AFP — Days ahead of the Knesset elections, Israel is on alert for possible cyberattacks or influence campaigns from foreign rivals, notably Iran, aimed at sowing further tensions within its bitterly divided population.
Election day on Tuesday is a “desirable target for influence campaigns,” Communications Minister Yoaz Hendel’s office said before Israel holds its fifth vote in less than four years, as an unprecedented political deadlock grinds on.
The ministry and the National Cyber Directorate have been preparing to combat direct attacks on the voting infrastructure, including hacking efforts targeting the Central Elections Committee’s servers and websites.
But those concerns are secondary, partly because Israelis vote by paper ballot. More serious are online campaigns aimed at undermining confidence in Israel’s democratic process, officials and experts said.
Elections committee chair Isaac Amit warned of efforts to “delegitimize the results,” thereby “harming the democracy… causing schisms and suspicion.”
For Ofir Barel, a researcher at Tel Aviv University, there is evidence of Iranian efforts “to try to influence Israeli society by spreading lies with political content.”
“We see in many instances fake Iranian accounts that can come in large groups of hundreds and either spread divisive and inciting messages, or spread lies to harm the image of a certain politician,” said Barel, of the university’s Workshop for Science, Technology and Security.
He noted that Israel has grown more vulnerable to such attacks given its entrenched political divisions, with the electorate having returned inconclusive results in four straight elections and much of the nation split between supporters of hawkish ex-premier Benjamin Netanyahu and his opponents.
“The aim is not to harm a specific politician but to encourage polarization and chaos in Israeli politics, which is already complicated due to the political gridlock,” Barel told AFP.
‘Doubts’ about Meta
The Israel Internet Association, which advocates for open and responsible use of online space, wrote a letter to Facebook’s parent company Meta last month warning of “the lack of sufficient preparation of the popular social networks ahead of the Israel elections.”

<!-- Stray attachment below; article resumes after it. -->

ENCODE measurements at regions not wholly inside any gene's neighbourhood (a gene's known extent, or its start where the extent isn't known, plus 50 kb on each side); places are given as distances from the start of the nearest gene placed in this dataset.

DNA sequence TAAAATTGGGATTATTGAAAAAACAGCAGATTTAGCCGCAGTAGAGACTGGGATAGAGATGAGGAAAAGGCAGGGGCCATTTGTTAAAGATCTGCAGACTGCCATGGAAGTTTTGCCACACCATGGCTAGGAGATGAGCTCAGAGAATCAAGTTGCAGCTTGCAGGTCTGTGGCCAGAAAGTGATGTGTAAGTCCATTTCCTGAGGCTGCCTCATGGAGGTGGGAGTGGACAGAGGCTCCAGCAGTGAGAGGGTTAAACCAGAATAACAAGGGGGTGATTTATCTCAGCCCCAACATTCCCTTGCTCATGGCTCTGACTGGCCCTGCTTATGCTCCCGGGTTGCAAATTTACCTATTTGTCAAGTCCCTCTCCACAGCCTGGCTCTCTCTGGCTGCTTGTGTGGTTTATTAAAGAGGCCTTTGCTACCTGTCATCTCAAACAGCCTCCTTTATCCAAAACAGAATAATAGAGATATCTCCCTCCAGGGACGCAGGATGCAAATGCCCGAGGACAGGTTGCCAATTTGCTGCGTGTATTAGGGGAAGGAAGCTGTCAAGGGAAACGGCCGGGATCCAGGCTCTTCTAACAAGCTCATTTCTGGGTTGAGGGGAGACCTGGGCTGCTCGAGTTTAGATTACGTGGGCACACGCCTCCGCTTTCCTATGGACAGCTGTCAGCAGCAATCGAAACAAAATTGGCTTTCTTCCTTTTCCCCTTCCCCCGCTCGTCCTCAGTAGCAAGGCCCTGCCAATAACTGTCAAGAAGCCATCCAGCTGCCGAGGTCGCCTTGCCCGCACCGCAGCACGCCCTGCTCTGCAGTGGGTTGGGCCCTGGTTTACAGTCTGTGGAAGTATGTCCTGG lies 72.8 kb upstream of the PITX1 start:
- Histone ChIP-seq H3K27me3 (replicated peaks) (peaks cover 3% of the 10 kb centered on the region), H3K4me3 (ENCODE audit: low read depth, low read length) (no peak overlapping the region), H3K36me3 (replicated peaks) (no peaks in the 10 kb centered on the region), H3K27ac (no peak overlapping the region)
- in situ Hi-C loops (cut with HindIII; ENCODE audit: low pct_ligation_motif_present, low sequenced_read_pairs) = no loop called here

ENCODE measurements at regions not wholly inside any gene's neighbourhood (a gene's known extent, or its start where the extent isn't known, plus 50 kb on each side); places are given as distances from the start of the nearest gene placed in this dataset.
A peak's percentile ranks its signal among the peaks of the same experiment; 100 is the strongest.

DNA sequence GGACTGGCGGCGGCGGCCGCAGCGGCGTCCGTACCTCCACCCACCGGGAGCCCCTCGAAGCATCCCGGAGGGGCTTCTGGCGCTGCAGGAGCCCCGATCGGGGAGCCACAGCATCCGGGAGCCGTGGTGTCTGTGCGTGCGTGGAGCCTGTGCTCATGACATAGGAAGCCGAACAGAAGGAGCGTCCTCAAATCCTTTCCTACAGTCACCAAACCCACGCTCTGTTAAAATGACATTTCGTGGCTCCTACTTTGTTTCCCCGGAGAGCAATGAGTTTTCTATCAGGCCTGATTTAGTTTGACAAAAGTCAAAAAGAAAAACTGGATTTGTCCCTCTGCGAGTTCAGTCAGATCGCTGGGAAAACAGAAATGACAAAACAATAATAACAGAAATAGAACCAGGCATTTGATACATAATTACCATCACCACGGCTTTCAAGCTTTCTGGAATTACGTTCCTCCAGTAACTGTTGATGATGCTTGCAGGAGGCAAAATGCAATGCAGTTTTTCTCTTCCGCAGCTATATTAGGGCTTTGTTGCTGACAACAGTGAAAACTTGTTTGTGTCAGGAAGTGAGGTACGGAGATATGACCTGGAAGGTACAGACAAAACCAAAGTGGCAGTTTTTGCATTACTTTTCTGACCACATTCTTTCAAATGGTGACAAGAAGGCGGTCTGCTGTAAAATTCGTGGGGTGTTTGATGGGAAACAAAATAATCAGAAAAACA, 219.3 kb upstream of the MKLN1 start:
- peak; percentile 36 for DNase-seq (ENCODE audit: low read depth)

The letter pointed to Meta’s more robust efforts to ensure election integrity in other nations with volatile — and occasionally violent — political climates, like the United States, Brazil, Kenya, the Philippines, Ethiopia and India.
But the group said it had “research-based doubts” about Meta’s community standards enforcement in Israel, citing a lack of Hebrew monitoring capacity as a possible cause.
Civil society groups were also stepping up efforts against inflammatory political content online, including Fake Reporter, which has exposed 100 Facebook profiles targeting Netanyahu supporters, as well as broader efforts to incite hatred.
Ahead of the vote, Tel Aviv University’s Institute for National Security Studies (INSS) held a simulation of possible cyber threats.
INSS director Tamir Heyman agreed that the risk to voting and counting processes was “not high” but warned that Israel was “open and susceptible to foreign influence” campaigns aimed at dividing society.
“It’s time Israel had an official body with the responsibility and authority to defend Israeli democracy from foreign content influence,” he said.
Barel said there may be a silver lining in Israel’s cycle of inconclusive elections: With four votes held since 2019, people have had practice tuning out fake online content aimed at inflaming tensions.
“There’s more awareness, people don’t believe everything that is published,” he said.
But, he added, “after so many votes in such a short period of time, the people are tired of elections and politics, they don’t care as much.”